This is the second time around with this book and it is just as enjoyable this time. Miss Julia is the perfect old-school Southern woman. She is graci...moreThis is the second time around with this book and it is just as enjoyable this time. Miss Julia is the perfect old-school Southern woman. She is gracious and her manners are impeccable. She deferred to her wealthy husband in everything and was above reproach. Then in one night, her world turned upside down. Her husband, a pillar of the community and an elder in the Presbyterian Church, had a heart attack and died in the driveway and before she could take it in, her husband's mistress arrived at her door with her 9 year old son, left the child with her and rushed off to go to school in Raleigh.
To say that Miss Julia was shocked was an understatement, but that was just the beginning. How could Miss Julia hold her head up in society? Everyone, even her closest friends, was gossiping about her and how could she explain the presence of Little Lloyd? Delightfully, Miss Julia comes into her own. She realizes that she was not the one who did anything wrong!!! There wasn't any reason why she should be ashamed. She brings the child shopping with her and to church and doesn't miss a beat.
I think one of the reasons I like this book is because we see Miss Julia come into her own. Her husband and her society defined her role for 60 some years and suddenly she has broken free and her spunk, humor and her common sense are delightful. The book is light and fun and doesn't pretend to be serious. The characters are pretty well drawn for this genre and book is fast pace. It's great to curl up with on a rainy afternoon...or if you are tired of the men in your life, this would be a good choice.(less)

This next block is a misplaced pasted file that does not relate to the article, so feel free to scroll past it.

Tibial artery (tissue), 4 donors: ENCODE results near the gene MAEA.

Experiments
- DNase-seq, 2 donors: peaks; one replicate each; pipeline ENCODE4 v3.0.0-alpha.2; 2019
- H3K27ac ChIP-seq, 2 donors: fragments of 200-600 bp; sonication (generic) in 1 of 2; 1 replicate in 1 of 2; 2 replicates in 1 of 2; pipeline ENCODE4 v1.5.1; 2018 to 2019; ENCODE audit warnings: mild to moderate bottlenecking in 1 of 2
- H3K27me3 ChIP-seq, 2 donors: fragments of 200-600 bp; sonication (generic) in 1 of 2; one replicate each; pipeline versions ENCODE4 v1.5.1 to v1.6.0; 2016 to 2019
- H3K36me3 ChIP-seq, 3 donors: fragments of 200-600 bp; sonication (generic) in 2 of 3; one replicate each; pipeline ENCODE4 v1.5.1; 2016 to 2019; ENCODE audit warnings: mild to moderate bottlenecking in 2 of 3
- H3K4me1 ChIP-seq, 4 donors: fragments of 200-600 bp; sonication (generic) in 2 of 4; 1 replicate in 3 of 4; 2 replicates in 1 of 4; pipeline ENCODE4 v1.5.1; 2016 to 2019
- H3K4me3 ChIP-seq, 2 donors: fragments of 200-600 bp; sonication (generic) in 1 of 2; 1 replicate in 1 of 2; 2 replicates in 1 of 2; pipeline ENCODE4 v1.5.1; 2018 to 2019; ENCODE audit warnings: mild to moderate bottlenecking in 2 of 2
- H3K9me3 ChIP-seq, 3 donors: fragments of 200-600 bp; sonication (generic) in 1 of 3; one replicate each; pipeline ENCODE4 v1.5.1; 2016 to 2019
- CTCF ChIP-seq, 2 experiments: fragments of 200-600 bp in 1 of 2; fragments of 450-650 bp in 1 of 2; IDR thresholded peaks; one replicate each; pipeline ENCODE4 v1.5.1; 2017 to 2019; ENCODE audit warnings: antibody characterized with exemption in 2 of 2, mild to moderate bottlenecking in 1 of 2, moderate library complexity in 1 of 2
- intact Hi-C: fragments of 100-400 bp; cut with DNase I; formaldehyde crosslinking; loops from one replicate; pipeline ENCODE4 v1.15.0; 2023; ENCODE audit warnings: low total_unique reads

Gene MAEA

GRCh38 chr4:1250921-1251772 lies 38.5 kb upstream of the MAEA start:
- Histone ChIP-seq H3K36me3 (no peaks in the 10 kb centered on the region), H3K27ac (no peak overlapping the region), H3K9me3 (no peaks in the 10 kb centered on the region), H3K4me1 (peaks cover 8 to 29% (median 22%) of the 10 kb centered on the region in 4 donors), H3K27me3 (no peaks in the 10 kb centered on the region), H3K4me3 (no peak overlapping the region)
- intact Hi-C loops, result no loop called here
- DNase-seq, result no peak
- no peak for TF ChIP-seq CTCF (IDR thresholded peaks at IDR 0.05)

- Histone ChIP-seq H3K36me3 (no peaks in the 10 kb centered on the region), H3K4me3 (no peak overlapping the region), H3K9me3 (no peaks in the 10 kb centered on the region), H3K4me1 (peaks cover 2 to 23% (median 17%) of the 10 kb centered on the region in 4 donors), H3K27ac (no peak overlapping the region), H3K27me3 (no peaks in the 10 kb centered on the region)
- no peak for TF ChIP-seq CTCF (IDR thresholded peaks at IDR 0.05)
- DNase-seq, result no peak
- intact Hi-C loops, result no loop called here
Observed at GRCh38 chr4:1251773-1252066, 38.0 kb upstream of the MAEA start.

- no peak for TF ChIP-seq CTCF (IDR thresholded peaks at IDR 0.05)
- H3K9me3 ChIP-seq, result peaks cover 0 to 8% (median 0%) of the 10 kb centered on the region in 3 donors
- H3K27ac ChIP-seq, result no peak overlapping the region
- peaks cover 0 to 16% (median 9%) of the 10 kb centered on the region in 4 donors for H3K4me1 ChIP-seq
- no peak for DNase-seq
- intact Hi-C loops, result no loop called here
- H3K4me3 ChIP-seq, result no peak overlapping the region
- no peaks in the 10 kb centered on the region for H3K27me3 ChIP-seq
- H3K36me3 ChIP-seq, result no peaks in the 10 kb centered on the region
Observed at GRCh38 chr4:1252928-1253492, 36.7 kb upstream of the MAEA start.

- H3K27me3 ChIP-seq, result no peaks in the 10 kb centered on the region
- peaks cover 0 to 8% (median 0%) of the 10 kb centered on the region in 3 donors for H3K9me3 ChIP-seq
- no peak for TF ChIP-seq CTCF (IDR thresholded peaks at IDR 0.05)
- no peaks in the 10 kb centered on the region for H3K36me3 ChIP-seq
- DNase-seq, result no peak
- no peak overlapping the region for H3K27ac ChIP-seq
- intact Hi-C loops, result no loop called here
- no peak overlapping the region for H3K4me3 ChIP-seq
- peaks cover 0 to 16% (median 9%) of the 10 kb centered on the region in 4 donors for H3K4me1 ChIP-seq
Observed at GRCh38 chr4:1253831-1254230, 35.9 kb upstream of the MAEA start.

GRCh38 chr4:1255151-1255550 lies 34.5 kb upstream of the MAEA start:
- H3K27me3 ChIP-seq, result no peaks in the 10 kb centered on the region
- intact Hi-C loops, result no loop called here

I loved this book. It is only meaningful to knitters or perhaps someone who wants to learn. Stephanie recounts knitting disasters and successes. She t...moreI loved this book. It is only meaningful to knitters or perhaps someone who wants to learn. Stephanie recounts knitting disasters and successes. She talks about things like "stash" "organizing stash and patterns" Ravelry, blogging and all things knitterly. Some things made me laugh and others made me glad I wasn't the only one to make such a stupid mistake. It always feels better to know that a master knitter has made the same mistakes I have. There are some tips in the book, but mainly, it is just fun.(less)
This is the second book in the series and I can understand why kids like it so much. I was testing it as a Homeschool free reading book and I'm puttin...moreThis is the second book in the series and I can understand why kids like it so much. I was testing it as a Homeschool free reading book and I'm putting it on my list.